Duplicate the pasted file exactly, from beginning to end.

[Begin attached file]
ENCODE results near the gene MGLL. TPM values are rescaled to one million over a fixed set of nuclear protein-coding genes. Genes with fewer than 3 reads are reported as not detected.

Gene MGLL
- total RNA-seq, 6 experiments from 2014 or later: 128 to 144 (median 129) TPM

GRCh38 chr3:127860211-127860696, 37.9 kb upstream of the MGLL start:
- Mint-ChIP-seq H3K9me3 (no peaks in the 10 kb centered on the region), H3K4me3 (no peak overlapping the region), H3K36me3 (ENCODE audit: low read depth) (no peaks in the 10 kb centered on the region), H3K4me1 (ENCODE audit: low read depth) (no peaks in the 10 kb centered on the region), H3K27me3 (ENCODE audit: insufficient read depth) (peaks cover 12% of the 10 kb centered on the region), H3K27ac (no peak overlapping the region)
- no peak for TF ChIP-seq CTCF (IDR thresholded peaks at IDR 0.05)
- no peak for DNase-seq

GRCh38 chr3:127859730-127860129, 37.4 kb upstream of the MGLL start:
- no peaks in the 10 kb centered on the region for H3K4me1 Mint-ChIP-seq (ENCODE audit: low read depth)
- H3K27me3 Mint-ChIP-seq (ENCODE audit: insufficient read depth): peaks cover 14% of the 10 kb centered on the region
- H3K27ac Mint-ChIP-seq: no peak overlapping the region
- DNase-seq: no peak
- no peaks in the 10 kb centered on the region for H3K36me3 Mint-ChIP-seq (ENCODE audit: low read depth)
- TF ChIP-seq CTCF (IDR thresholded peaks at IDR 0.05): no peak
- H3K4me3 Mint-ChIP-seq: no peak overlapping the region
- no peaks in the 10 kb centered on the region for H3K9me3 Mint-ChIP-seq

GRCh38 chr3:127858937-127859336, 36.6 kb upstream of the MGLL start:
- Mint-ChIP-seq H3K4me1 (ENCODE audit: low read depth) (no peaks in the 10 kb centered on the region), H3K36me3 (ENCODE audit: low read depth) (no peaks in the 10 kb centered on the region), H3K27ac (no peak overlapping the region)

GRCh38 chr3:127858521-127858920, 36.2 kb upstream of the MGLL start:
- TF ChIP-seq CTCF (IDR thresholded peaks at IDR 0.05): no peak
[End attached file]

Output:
ENCODE results near the gene MGLL. TPM values are rescaled to one million over a fixed set of nuclear protein-coding genes. Genes with fewer than 3 reads are reported as not detected.

Gene MGLL
- total RNA-seq, 6 experiments from 2014 or later: 128 to 144 (median 129) TPM

GRCh38 chr3:127860211-127860696, 37.9 kb upstream of the MGLL start:
- Mint-ChIP-seq H3K9me3 (no peaks in the 10 kb centered on the region), H3K4me3 (no peak overlapping the region), H3K36me3 (ENCODE audit: low read depth) (no peaks in the 10 kb centered on the region), H3K4me1 (ENCODE audit: low read depth) (no peaks in the 10 kb centered on the region), H3K27me3 (ENCODE audit: insufficient read depth) (peaks cover 12% of the 10 kb centered on the region), H3K27ac (no peak overlapping the region)
- no peak for TF ChIP-seq CTCF (IDR thresholded peaks at IDR 0.05)
- no peak for DNase-seq

GRCh38 chr3:127859730-127860129, 37.4 kb upstream of the MGLL start:
- no peaks in the 10 kb centered on the region for H3K4me1 Mint-ChIP-seq (ENCODE audit: low read depth)
- H3K27me3 Mint-ChIP-seq (ENCODE audit: insufficient read depth): peaks cover 14% of the 10 kb centered on the region
- H3K27ac Mint-ChIP-seq: no peak overlapping the region
- DNase-seq: no peak
- no peaks in the 10 kb centered on the region for H3K36me3 Mint-ChIP-seq (ENCODE audit: low read depth)
- TF ChIP-seq CTCF (IDR thresholded peaks at IDR 0.05): no peak
- H3K4me3 Mint-ChIP-seq: no peak overlapping the region
- no peaks in the 10 kb centered on the region for H3K9me3 Mint-ChIP-seq

GRCh38 chr3:127858937-127859336, 36.6 kb upstream of the MGLL start:
- Mint-ChIP-seq H3K4me1 (ENCODE audit: low read depth) (no peaks in the 10 kb centered on the region), H3K36me3 (ENCODE audit: low read depth) (no peaks in the 10 kb centered on the region), H3K27ac (no peak overlapping the region)

GRCh38 chr3:127858521-127858920, 36.2 kb upstream of the MGLL start:
- TF ChIP-seq CTCF (IDR thresholded peaks at IDR 0.05): no peak